and musicians to share pieces of writing or acoustic music, limited to five minutes. Writers’ Night is the 3rd Thursday of the month in the meeting room of the Effingham Public Library. All are welcome; light refreshments are served. Effingham Public Library (539-1537) is located at 30 Town House Road in Effingham. For more information, contact Katie McCarthy, 539-7694. Nighthawk Program. The Lakes Region Chapter of the New Hampshire Audubon Society will give a presentation about the state-endangered Common Nighthawk at 7:30 p.m. at the Loon Center in Moultonborough. The presenter is Becky Suomala, a biologist with NH Audubon, and the coordinator of Project Nighthawk. The Loon Center is located on Lee’s Mill Road; follow the signs from Route 109 or from Route 25 near the Moultonborough Central School. Refreshments will be served. Kindergarten Readiness: Language and Literacy. Join Joan Grossman, 30-year elementary school teacher, and Ann Hamilton, UNH Cooperative Extension educator, for a program on “Kindergarten Readiness: Language & Literacy” from 6:30 to 8 p.m. at the Conway Public Library. To register call at 447-3834. Benefit for Arts in Motion. There will be a benefit for Arts in Motion Theater Company at the Shannon Door Pub in Jackson. A portion of the funds from every pizza sold will got to Arts in Motion to help support the upcoming show, “Peter Pan, The Musical” in November. For more info email email@example.com. Music Boosters. The Mount Washington Valley Music Boosters will be meeting at 6:30 p.m. in the cafeteria at the Pine Tree Elementary School in Center Conway, to discuss the upcoming year. Parents of students in all grades in SAU 9 and 13 are invited to attend. For more information email Iris Bowden at jarris1142@ aol.com. ‘Kindergarten Readiness: Language and Literacy’ Program. The Conway Public Library in cooperation with the University of New Hampshire Cooperative Extension offers a free workshop for parents called “Kindergarten Readiness: Language and Literacy” from 6:30 to 8 p.m. The program is interactive and designed to help families with 4 year olds prepare to enter kindergarten. Facilitators Joan Grossman and Ann Hamilton cover topics that include language development, early reading, using books, reading aloud, and early writing. Space in this workshop is limited. Register by calling the UNH Cooperative Extension at 447-3834.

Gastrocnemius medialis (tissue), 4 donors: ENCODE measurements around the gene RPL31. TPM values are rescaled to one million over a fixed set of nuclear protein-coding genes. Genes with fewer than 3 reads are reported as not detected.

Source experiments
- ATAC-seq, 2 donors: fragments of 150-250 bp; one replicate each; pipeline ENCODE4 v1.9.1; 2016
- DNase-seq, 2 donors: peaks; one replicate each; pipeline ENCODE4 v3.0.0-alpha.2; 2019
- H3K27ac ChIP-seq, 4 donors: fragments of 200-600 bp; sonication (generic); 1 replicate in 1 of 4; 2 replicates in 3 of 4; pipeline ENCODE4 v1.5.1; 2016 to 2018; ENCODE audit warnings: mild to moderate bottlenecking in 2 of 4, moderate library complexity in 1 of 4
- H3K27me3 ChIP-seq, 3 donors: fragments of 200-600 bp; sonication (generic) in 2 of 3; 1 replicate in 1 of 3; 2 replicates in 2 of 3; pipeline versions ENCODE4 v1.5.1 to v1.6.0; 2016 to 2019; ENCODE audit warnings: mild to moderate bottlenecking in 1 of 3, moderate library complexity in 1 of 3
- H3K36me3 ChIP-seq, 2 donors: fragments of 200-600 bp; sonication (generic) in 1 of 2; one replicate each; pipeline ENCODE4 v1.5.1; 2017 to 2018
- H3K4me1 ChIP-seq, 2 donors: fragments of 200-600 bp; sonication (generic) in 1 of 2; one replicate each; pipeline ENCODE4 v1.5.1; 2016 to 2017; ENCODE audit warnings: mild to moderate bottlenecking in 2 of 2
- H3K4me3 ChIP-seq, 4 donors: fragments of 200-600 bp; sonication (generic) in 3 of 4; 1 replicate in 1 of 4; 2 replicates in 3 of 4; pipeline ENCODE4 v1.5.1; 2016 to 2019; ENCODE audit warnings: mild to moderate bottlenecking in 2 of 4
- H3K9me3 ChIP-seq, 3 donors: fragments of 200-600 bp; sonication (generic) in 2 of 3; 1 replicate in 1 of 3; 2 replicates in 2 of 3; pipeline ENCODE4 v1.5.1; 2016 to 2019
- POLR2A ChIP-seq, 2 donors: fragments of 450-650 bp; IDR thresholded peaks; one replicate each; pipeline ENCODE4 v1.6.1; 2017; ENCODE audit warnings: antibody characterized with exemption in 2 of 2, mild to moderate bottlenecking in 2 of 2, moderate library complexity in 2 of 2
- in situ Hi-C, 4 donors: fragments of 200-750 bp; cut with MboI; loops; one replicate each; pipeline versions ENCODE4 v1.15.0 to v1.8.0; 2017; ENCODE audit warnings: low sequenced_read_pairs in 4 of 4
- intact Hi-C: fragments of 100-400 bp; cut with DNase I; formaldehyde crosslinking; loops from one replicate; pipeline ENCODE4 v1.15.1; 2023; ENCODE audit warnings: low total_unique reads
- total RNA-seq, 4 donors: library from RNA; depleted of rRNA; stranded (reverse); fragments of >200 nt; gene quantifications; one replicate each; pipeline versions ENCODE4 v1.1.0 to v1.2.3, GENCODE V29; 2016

FRIDAY, OCTOBER 21 Roomful of Blues Concert. Roomful of Blues performs at 7:30 p.m. at the Leura Hill Eastman Performing Arts Center at Fryeburg Academy, in Fryeburg, Maine. For ticket information call (207) 935-9232.
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‘Misery’s Child.’ M&D Productions presents “Misery’s Child” at 7:30 p.m. at Your Theater, at 1857 White Mountain Highway in North Conway. For more information visit www.yourtheater.com. Ghoullog. Cranmore Mountain holds its Ghoullog Mountain Top Haunt. Visitors board the quad for a night-time ride to the summit for this haunted mountain-top tour. Call 1-800-SUN-NSKI or visit the complete Ghoullog website at www.cranmore. com/ghoullog for details. Toddler Story Time. Toddler Story Time is at the Madison Library, at 10:30 a.m. Stories, rhymes, and movement. Call 3678545 for more information. Harvest Dinner and Jack-O- Lantern Walk. Tin Mountain Conservation Center will hold a harvest dinner and Jack-O- Lantern walk at 6 p.m. at the Nature Learning Center in Albany. The dinner will be a harvest potluck dinner, followed by a nocturnal stroll through the woods aglow with carved Jack-O-Lanterns. Call 447-6991 for reservations. The Haunting. The fifth annual “The Haunting” at Parsonsfield Seminary in Parsonsfield, Maine, is open from 6:30 to 9:30 p.m. This year’s theme is Seminary Hotel. Join the Friends of Parsem to travel through the 42-room dormitory and campus and experience hotel “vivitors” as they rest from their various journeys. Beware of Room 13! The cost is $10 for adults and $5 for children 12 and under. For more information call: (603)539-5233 or (207)793-8825. Effingham Historical Society. The Effingham Historical Society meeting will be held at 8:30 p.m. at Route 153. The public is invited; refreshments will be served. Program: Joe Bradley and John Hartog presenting their program on Ossipee Lake Aquifer. Copies on a CD format on their four programs, “Hidden Treasures of the Granite section of the Ossipee” will be for sale at the end of the program. ‘Little Shop of Horrors.’ Village Players are presenting “Little Shop Of Horrors” at the Village Players Theater on Glendon Street Theater in Wolfeboro at 8 p.m Tickets are available online at www. village-players.com, at Black’s Gift Shop and Paper Store in Wolfeboro or at the door. Pizza And Movie Night. Freedom Public Library shows “Beetlejuice” for pizza and movie night, starting at 5 p.m. Pizza from Freedom Market is $3 per person. For more information call5395176. Night at the Museum. Remick Museum and Farm in Tamworth holds Night at the Museum: Trivia, Games & Scavenger Hunt, just for adults, from 6 to 8:30 p.m. Play board games, join in on a round farm trivia or embark on a scavenger hunt in and around the museum. Call 323-7591 for reservations or visit online at www. remickmuseum.org for more information.